and scornful, and ridiculous and histrionical ceremonies in their service, nor of the dangerous poisons, the direct idolatries (in the practice of the people) in their service, that we complain of now, but of this, that though it had been never so wholesome grass, it was not so to those sheep, they could not know it to be their proper aliment; for certainly they ask without faith, that ask without understanding; nor can I believe or hope that God will give me that I ask, if I know not what I asked. And what a miserable supply had they for this in their legends; for many of those legends were in vulgar tongues and understood by them. In which legends, the Virgin Mary was every good man's wife7, and every good woman's midwife, by a neighbourly, and familiar, and ordinary assistant in all household offices, as we see in those legends, and revelations. In which legends, they did not only feign actions, which those persons never did, but they feigned persons which never were; and they did not only mis-canonize men, made devils saints, but they mis-christened men, put names to persons, and persons to names that never were. And these legends being transferred into the church, the sheep lack their grass upon the ground, that is, the knowledge of God's will, in his house, at church. And this is another conformity between the two Babylons, the Chaldean, and the Italian Babylon, that the sheep lacked due food in the due place.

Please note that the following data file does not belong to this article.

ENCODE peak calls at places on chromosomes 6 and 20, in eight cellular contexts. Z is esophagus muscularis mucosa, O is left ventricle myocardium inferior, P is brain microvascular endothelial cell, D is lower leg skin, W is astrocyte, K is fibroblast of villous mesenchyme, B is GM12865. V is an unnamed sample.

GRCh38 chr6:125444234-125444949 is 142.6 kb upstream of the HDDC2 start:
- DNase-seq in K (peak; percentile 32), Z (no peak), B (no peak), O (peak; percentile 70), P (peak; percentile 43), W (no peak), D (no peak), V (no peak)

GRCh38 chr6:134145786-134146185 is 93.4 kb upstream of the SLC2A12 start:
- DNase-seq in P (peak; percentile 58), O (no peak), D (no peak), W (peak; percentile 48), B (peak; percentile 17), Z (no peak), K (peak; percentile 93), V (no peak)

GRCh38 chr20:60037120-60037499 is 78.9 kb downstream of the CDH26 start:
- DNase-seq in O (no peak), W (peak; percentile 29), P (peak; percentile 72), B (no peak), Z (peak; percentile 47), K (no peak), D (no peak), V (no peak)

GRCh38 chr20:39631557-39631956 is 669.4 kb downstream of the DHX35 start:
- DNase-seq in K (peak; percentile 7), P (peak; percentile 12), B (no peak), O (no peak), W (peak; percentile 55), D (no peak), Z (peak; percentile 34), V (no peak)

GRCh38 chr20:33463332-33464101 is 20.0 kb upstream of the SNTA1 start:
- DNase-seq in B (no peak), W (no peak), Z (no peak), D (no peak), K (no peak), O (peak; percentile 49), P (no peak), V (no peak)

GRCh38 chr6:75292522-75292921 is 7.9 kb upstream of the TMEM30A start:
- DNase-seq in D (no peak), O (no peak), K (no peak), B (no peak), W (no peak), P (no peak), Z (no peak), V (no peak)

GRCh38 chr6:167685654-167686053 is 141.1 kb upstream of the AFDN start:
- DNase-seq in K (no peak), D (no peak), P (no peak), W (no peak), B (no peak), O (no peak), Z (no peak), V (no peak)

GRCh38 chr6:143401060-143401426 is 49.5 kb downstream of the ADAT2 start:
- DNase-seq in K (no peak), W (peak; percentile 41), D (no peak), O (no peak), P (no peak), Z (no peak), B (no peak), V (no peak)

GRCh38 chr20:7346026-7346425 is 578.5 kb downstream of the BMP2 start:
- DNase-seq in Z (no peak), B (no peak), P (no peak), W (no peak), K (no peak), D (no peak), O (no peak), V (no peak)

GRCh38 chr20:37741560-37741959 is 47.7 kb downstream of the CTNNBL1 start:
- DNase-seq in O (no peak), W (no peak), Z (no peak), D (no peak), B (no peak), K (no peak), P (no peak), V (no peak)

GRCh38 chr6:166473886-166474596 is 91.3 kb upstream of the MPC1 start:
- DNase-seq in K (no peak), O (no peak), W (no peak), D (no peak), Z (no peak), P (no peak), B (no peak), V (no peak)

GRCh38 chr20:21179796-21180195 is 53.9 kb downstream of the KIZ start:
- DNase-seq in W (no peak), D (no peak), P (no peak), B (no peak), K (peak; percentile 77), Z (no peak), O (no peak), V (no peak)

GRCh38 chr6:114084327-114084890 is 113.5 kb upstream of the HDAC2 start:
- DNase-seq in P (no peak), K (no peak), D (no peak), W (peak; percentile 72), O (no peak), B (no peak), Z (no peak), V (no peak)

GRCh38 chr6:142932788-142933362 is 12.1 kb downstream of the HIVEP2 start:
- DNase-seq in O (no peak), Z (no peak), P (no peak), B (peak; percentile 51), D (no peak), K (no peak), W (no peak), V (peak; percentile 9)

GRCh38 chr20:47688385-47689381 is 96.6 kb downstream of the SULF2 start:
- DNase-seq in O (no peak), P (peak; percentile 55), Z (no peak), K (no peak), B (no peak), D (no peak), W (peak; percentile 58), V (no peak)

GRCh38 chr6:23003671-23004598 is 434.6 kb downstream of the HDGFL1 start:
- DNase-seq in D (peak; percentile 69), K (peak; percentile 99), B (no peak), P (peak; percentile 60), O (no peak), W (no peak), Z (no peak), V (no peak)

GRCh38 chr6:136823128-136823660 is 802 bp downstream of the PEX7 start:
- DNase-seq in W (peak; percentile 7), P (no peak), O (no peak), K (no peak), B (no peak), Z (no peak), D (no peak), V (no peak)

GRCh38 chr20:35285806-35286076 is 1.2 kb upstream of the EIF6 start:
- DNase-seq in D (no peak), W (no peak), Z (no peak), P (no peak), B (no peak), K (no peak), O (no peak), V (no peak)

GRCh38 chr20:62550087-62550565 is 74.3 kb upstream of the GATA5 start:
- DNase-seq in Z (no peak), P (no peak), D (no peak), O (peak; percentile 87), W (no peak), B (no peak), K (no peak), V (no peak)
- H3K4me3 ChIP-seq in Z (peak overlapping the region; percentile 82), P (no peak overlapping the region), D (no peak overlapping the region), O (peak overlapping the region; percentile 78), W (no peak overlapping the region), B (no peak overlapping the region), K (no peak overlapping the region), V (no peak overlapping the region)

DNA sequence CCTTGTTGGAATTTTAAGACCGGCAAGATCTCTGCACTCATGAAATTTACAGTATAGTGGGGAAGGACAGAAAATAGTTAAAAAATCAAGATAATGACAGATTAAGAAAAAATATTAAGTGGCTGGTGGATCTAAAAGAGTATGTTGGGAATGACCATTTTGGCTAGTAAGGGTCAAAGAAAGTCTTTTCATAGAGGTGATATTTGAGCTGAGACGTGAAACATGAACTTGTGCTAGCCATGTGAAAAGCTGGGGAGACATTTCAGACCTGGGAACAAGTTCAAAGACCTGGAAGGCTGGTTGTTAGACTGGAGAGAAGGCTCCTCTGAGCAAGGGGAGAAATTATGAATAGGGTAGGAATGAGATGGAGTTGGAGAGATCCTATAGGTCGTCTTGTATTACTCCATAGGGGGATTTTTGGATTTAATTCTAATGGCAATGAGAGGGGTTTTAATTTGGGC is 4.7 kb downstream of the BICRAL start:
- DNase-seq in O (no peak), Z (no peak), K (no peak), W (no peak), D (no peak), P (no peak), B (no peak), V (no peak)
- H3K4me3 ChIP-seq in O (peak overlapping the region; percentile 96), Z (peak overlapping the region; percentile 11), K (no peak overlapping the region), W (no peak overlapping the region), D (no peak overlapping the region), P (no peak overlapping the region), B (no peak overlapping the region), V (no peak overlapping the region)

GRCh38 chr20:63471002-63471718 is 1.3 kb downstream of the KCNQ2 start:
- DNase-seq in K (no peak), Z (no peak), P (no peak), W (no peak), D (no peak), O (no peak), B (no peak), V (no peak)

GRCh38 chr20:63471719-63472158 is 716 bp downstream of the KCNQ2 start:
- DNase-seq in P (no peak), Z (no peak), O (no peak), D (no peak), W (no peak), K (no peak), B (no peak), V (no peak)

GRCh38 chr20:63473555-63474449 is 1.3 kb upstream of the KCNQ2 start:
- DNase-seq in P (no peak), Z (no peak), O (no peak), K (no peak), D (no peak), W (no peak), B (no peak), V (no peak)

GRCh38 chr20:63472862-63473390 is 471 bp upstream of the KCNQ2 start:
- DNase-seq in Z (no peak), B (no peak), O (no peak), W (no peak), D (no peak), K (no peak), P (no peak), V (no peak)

So is it also, that the sheep eat their grass, whilst the dew was upon it, which is found by experience to be unwholesome. The word of God is our grass, which should be delivered purely, simply, sincerely, and in the natural verdure thereof. The dews which we intend, are revelations, apparitions, inspirations, motions, and interpretations of the private spirit. Now, though we may see the natural dew to descend from heaven, yet it did first ascend from the earth, and retains still some such earthly parts, as sheep cannot digest. So howsoever these revelations and inspirations seem to fall upon us from heaven, they arise from the earth, from ourselves, from our own melancholy, and pride, or our too much homeliness and familiarity in our accesses, and conversation with God, or a facility in believing, or an often dreaming the same thing. And with these dews of apparitions